Construction's job gains showed more strength in June than in the previous month but the trends in the industry's unemployment rate varied, the federal Bureau of Labor Statistics has reported.

The latest BLS monthly report on the nation's employment picture, released on July 5, showed that construction added 21,000 jobs in June, compared with a revised increase of 5,000 in May.

Construction's June unemployment rate worsened to 4.0% from May's 3.2%, which was a noteworthy 19-year low, but the June rate also was an improvement from the year-earlier mark of 4.7%, BLS data show.

The BLS construction rates aren't adjusted for seasonal differences.

The best jobs results for construction came in the specialty trade contractors sector, which added 13,300 positions in June. Builidings construction picked up 6,100. Heavy-civil engineering construction also saw its workforce expand, but only by 1,500.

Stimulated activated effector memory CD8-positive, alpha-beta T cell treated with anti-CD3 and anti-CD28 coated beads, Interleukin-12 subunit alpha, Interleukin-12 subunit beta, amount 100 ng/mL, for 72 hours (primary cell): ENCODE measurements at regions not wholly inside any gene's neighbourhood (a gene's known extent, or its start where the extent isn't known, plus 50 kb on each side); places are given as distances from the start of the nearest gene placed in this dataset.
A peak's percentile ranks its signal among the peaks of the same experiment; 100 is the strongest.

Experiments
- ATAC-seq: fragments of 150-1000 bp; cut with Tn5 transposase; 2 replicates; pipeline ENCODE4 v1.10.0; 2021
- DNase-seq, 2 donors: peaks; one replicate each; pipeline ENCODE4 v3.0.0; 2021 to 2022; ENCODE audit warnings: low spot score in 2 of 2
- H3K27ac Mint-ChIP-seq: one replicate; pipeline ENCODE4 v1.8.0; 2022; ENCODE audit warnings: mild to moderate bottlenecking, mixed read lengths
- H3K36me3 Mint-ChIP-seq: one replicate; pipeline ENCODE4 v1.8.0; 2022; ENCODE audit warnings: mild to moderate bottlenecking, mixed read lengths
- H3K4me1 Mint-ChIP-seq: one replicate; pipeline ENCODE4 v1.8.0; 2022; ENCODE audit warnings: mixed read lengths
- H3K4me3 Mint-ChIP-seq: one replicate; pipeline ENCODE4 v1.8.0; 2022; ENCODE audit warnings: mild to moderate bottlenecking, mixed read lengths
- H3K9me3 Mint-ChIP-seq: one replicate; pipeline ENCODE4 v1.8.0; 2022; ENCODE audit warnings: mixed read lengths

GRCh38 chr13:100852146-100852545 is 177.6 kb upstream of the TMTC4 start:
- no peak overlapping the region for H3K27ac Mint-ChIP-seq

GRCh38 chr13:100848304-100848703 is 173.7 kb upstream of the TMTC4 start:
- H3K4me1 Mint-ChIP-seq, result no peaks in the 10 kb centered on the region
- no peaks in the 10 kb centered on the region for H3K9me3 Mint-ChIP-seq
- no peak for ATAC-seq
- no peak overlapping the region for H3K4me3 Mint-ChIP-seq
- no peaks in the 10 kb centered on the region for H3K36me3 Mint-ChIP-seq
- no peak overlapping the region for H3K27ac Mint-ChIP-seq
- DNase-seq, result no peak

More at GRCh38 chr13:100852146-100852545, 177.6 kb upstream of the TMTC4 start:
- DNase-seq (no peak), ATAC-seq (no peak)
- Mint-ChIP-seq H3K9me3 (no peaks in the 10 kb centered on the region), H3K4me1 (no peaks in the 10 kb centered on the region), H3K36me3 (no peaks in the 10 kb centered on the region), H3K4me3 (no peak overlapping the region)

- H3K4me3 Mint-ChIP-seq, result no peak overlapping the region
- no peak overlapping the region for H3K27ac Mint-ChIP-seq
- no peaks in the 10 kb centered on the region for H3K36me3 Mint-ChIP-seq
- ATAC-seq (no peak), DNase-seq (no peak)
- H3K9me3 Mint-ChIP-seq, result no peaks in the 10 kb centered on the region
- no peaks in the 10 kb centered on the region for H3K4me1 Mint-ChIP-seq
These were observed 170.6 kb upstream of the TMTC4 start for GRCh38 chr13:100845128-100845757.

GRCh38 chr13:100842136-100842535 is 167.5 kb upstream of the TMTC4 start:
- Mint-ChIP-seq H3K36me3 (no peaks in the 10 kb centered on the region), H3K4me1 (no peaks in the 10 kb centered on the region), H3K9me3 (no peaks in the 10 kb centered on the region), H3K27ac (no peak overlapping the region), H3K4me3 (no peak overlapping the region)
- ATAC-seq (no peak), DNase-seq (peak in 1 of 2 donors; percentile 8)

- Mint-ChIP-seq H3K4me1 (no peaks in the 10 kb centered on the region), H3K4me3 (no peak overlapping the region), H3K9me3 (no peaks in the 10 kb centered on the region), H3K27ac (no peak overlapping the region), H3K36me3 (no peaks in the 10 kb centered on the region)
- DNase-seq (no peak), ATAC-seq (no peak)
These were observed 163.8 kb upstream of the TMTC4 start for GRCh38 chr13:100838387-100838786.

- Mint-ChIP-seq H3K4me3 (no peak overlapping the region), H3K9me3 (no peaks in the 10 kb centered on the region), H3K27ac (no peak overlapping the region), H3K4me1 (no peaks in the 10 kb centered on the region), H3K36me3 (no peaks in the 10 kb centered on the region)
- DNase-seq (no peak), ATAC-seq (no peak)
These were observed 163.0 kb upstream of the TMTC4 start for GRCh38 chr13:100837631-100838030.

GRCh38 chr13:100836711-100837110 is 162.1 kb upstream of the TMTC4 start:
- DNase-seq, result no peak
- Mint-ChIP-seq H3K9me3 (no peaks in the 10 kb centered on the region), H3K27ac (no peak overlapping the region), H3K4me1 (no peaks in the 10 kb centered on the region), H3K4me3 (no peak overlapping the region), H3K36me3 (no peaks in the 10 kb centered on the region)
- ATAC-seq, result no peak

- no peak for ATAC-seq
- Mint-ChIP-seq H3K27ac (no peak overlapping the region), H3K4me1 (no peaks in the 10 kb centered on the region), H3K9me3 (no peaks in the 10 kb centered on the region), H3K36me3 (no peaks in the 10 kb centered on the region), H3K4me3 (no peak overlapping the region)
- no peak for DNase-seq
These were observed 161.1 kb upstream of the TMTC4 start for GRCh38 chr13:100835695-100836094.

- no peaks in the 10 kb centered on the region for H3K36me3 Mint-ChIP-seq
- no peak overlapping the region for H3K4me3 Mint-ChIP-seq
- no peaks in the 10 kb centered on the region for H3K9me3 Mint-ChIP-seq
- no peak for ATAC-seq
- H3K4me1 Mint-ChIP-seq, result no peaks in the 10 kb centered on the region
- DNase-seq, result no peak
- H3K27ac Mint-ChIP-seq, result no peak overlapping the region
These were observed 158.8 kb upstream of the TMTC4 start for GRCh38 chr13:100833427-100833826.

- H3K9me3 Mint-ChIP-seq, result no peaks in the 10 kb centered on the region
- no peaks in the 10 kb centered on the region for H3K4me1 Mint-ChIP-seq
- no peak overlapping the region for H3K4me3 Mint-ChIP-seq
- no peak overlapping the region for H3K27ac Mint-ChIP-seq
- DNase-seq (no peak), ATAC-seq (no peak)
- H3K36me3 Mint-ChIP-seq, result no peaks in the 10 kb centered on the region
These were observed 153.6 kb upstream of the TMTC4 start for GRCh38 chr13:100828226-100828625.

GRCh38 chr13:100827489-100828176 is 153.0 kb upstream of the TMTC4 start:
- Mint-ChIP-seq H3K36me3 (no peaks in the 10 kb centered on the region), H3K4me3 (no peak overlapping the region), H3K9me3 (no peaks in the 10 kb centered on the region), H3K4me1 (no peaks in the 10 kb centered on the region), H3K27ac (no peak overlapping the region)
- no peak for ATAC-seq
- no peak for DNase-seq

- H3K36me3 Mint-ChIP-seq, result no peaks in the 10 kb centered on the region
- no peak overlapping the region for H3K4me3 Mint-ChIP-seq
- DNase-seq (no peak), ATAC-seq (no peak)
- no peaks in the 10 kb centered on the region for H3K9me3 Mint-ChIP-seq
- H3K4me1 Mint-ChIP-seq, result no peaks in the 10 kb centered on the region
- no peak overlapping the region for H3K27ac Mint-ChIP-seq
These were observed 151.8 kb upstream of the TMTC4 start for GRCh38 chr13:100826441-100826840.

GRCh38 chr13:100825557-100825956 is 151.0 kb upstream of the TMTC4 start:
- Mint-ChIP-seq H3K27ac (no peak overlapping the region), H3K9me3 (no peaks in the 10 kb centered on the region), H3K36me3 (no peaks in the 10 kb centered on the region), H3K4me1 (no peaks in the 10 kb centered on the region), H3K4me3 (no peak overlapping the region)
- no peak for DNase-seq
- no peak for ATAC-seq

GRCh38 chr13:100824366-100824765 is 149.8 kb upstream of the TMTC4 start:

Architectural and engineering services, a separate BLS industry category, gained 3,400 jobs in June, according to the BLS report.

For the 12 months ended June 30, total construction industry employment was up by 224,000, or 3.2%, construction contractor group officials pointed out.

Construction earnings were up 3.2% in June, year over year, to an hourly average of $30.73.

Anirban Basu, Associated Builders and Contractors chief economist, said in a statement that the construction industry's health is still strong. He added, "Finding and retaining skilled workers remains a primary issue, implying that compensation growth will continue to increase."

Stephen Sandherr. Associated General Contractors of America chief executive officer, said in a statement, "Construction firms continue to go to great lengths to recruit and retain workers during one of the tightest labor markets many of them have ever experienced."

Sandherr said that one factor adding to the labor problem is that a relatively small number of local school districts provide career and technical education courses that could direct students to careers in construction.